You're in trouble if it gets to the point that water condenses on things, but otherwise the PC, left on, will usually be too warm for condensation to form. Water cooling is another matter. Since if the liquid is cooler than the humid air around it, it will form condensation.

 

PC's can eventually get enough dust clogged (particularly if you have long hair, have any pets, smoke, or just don't like to clean) that they will overheat, regardless of the condition of the vents on the PC.

 

 

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1 hour ago, Kisai said:

Some models of ASRock motherboards have a "dehumidifier" mode. All it does is run the fans every few hours.

 

You're in trouble if it gets to the point that water condenses on things, but otherwise the PC, left on, will usually be too warm for condensation to form. Water cooling is another matter. Since if the liquid is cooler than the humid air around it, it will form condensation.

 

PC's can eventually get enough dust clogged (particularly if you have long hair, have any pets, smoke, or just don't like to clean) that they will overheat, regardless of the condition of the vents on the PC.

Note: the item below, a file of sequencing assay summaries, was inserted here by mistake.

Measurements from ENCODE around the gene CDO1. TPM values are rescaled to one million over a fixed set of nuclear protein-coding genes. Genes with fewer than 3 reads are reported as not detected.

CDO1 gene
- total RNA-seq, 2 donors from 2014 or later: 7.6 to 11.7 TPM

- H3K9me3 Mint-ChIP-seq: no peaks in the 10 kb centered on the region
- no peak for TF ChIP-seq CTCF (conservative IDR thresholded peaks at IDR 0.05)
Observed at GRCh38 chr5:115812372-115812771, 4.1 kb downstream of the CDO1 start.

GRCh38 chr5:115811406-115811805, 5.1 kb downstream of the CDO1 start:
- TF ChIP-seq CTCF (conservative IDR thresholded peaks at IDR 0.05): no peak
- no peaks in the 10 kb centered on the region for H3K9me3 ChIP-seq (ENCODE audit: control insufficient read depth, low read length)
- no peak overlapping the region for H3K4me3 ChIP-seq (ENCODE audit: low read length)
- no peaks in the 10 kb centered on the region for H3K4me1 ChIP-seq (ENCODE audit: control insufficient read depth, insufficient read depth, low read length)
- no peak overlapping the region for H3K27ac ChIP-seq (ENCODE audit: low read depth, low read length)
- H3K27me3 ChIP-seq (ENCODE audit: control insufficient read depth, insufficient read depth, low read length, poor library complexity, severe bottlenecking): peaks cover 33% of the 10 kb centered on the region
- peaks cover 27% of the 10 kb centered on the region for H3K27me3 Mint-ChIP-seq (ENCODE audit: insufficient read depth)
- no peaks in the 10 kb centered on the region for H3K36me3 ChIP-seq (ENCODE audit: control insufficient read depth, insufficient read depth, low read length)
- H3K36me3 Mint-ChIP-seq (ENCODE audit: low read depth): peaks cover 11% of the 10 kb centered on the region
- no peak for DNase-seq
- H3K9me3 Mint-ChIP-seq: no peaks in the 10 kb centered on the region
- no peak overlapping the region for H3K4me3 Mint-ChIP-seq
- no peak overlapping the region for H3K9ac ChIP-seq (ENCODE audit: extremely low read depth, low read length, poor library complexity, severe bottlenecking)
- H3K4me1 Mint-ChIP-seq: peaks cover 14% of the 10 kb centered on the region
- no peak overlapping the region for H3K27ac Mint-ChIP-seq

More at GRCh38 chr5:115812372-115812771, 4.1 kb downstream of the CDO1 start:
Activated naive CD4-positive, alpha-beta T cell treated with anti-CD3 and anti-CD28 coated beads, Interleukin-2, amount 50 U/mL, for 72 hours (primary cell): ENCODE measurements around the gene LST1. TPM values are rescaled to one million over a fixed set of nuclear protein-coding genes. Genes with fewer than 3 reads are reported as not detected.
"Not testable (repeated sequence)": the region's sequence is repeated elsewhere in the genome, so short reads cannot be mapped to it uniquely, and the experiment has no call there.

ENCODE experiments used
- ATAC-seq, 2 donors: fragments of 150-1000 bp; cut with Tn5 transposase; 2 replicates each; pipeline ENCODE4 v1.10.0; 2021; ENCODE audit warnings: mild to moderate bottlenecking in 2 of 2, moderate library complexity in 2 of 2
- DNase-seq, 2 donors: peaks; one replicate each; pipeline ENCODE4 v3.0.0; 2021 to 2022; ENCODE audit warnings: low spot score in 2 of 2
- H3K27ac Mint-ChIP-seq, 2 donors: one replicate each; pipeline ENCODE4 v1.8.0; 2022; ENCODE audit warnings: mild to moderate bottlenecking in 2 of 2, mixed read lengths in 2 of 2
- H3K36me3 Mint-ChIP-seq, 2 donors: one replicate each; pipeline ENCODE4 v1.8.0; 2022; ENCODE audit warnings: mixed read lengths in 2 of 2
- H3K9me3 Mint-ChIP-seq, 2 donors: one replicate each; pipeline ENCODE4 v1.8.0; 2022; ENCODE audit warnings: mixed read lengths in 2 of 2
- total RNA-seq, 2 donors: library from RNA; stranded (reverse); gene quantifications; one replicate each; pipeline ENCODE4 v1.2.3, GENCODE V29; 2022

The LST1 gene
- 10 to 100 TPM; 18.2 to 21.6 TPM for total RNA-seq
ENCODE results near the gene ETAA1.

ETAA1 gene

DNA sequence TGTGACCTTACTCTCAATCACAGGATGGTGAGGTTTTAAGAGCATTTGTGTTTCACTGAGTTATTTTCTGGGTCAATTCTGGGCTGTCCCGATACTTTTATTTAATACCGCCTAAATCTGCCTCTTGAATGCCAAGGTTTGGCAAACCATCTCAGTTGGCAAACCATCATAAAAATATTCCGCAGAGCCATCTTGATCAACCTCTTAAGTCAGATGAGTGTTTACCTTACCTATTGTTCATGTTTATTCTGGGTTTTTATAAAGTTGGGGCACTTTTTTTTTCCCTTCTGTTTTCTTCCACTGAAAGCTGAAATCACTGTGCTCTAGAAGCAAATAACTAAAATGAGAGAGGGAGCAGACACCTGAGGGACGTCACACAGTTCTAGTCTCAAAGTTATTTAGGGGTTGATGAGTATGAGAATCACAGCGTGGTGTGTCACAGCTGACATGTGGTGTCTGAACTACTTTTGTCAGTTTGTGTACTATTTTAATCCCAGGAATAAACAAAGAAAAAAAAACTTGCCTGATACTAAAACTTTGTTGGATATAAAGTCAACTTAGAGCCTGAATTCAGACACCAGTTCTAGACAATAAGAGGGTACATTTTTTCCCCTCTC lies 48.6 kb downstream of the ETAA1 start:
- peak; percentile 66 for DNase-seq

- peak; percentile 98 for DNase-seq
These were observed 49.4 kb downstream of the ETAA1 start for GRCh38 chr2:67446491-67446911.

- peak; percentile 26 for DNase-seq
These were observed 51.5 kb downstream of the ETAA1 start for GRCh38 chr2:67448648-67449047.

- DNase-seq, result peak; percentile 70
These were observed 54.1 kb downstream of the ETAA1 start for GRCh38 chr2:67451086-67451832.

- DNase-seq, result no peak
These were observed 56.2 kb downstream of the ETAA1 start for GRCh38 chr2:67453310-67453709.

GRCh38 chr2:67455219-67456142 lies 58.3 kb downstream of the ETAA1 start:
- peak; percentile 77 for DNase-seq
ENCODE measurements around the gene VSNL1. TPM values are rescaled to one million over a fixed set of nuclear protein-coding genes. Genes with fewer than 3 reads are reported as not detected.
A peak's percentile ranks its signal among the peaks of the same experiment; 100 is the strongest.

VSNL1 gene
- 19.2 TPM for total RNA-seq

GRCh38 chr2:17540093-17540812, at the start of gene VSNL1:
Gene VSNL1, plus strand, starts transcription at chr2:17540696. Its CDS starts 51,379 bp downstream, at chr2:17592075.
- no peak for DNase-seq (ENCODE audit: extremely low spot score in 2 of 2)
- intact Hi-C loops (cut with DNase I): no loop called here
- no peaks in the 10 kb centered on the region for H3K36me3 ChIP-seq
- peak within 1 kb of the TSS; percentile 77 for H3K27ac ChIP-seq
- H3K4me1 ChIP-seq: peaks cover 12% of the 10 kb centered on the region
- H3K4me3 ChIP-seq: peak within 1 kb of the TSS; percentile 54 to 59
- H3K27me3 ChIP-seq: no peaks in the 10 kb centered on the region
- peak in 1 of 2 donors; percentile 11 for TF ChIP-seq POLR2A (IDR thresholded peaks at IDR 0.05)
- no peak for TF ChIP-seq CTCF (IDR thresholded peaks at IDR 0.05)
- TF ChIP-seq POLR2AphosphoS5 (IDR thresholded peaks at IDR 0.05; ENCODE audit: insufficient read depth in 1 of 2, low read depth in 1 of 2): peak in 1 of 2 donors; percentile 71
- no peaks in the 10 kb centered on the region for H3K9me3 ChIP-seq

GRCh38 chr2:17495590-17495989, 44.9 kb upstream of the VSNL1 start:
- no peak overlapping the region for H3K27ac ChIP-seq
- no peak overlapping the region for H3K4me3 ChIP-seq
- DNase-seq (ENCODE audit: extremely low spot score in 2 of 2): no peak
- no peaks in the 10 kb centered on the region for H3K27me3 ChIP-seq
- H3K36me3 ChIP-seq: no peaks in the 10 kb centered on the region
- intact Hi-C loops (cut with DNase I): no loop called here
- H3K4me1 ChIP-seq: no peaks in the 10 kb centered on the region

Wait, what? Your coolant (water in this case or a blend of water and glycol most likely) can only be as cold as ambient temp, it doesn't magically get colder than ambient. You're maybe thinking of phase change cooling like with a refrigerator unit?

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11 hours ago, LogicalDrm said:

Condensation is the key issue, not humidity by itself. Condesation happens on surface when cool and hot meet. With powered electronics, the change in temps is too slow to cause really any issues.